Once all the actions which have been configured are completed and exited, the system will shut down. The shutdown sequence is similar to that which happens on Ctrl-Break on RISC OS Classic

If the emulation.kernel_shutdown option is set to True, a Service_PreReset is issued. This is the default, and is able to be disabled if it's known that problems occur during this service.

After the Kernel has shut down, resources will finalise, which allows them to perform any cleanup operations that they need. Examples of such clean up might be:

System boot

System boot can be configured a number of different ways, and once triggered, different configuration options take place.

Execution speed

As Pyromaniac is powered by the QEMU engine, it can execute ARM quite quickly. On a MacBook Pro (late 2013), with a 2.6GHz i7, the timings show about 6100 MIPS if the QEMU engine is left to run ARM code. However, interaction with the host system through SWIs is slower - only 0.1 MIPS if the instructions are exclusively SWI calls.


The purpose of Pyromaniac is to make it easier to find problems with RISC OS binaries. As such the execution of the code can be traced using the --debug trace switch. This will show the disassembly of the code as it is executed, and can be valuable in finding out how a program works (or fails).

A slightly faster trace is available with the --debug traceblockregs, which reports each 'basic block' which is executed and the registers which are different on entry to the block relative to the prior block that was reported.

In addition, there exists the --debug traceswi switch, which outputs just the SWI calls and the registers on entry and exit from them. This is comprehensive, but requires the reader to know the meaning of any given SWI.

The format output by this debug option is changed through the --debug traceswiargs switch. This changes the register dump from raw numbers to an interpretation of the parameters that the SWI takes, giving the parameters a name, and trying to decode blocks of data and strings where possible. The information for this output has been extracted from the def files provided with OSLib.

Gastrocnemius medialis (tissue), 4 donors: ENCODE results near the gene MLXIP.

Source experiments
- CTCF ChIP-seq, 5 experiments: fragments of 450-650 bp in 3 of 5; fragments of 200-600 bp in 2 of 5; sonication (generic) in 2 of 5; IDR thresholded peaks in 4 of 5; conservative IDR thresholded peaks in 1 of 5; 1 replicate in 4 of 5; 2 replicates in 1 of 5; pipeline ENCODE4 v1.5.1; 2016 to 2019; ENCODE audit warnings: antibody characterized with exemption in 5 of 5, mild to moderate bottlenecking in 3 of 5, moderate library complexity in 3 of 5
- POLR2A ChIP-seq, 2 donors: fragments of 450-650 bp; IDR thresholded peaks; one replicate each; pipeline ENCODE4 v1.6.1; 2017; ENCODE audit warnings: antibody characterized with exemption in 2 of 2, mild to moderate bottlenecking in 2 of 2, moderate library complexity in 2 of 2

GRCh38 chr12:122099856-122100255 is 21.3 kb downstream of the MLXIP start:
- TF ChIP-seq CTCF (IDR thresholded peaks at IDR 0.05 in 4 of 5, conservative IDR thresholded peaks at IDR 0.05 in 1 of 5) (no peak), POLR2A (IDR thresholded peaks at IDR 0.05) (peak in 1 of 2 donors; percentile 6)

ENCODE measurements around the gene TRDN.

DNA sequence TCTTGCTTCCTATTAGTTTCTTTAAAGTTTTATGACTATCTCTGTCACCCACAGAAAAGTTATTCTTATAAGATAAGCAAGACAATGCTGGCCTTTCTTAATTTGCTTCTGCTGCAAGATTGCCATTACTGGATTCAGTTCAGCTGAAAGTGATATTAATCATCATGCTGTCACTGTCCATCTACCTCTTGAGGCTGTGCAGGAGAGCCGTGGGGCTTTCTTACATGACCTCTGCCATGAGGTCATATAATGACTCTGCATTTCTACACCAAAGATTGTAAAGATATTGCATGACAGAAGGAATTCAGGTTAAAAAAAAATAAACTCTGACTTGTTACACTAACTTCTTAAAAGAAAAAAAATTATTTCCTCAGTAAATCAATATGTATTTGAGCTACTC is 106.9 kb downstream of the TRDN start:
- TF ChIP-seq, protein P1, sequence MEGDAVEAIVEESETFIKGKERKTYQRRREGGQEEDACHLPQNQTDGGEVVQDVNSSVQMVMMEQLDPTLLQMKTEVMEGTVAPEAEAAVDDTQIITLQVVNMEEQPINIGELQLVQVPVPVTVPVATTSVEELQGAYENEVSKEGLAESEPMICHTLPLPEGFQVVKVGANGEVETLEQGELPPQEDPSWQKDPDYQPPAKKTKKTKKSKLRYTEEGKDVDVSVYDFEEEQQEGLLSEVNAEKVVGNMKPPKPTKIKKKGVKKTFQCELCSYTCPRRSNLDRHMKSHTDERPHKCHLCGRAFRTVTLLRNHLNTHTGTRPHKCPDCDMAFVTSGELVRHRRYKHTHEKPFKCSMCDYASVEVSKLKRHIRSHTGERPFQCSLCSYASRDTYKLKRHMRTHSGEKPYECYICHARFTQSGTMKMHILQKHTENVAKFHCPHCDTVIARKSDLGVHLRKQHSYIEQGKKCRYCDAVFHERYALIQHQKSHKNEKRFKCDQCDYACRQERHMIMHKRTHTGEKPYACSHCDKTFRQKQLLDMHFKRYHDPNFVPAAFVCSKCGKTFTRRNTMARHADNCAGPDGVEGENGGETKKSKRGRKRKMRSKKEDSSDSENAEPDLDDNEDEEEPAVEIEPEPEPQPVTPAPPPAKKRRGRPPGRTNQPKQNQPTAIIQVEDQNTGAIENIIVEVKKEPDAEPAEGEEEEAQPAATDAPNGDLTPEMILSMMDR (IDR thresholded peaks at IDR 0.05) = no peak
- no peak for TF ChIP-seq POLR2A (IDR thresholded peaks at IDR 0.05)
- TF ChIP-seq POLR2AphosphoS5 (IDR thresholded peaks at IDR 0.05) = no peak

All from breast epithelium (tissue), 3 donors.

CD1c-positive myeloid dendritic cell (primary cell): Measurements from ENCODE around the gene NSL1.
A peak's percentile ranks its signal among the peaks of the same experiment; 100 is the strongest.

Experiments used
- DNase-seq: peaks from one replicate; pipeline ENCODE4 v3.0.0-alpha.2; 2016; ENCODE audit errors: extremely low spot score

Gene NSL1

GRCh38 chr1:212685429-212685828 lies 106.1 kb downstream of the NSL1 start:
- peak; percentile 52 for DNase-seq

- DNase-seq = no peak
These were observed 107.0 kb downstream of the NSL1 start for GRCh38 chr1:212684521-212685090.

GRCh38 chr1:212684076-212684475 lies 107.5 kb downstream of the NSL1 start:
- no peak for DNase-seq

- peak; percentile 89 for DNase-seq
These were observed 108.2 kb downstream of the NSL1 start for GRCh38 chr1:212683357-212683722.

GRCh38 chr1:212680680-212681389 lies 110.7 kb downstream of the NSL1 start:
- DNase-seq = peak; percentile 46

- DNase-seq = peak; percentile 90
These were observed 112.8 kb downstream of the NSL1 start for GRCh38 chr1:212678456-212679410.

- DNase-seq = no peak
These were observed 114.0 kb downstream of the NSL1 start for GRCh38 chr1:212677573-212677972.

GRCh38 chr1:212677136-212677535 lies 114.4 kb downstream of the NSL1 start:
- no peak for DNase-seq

The 'region' of execution can be determined from the dynamic area in which the execution is happening, and (where relevant) the module. The region can be displayed during the trace through the switch --debug traceregion, which shows the regions in regular execution, or --debug traceswiregion, which shows the region only on the execution of a SWI.

When exceptions occur, and tracing is enabled (but not using the full disassembly), information about the recently executed code blocks is output. This should help to indicate what code was operated on recently.

The --debug tracemsr option allows specialised debugging of the MSR operations, displaying the contents of the status register when it is encountered.

Within the disassembly, some of the output is processed from Capstone to make it easier to follow the execution:

Some instructions are in non-standard RISC OS formats:

The disassembly may recognise that a block has been repeated a number of times, and turn off the full disassembly processing. This makes the execution of these repeated executions significantly faster, and reduces the size of the trace log. These repetitions will be reported within the trace once the code leaves the repeated block.

The trace system has configuration for some of its behaviour:

The syntax of the trace output is described in separate trace documentation.

Watchpoints, Tracepoints and SWI traps

The trace system allows for reporting of certain operations within the execution:

Watchpoints are configured through trace.watchpoints as a comma separated list of addresses for words that will trigger the watch. Whenever these addresses change, a report will be written to the trace output to give details about the context.

Tracepoints are configured throgh trace.tracepoints as a comma separated list of addresses whose executions will trigger the watch. The addresses can be expressed in a number of forms:

Function names may be wildcarded with * matching any number of characters, and ? matching a single character.

Tracepoint locations are recached when executable regions change (triggered by OS_SynchroniseCodeAreas), which means that they should update as new commands are loaded.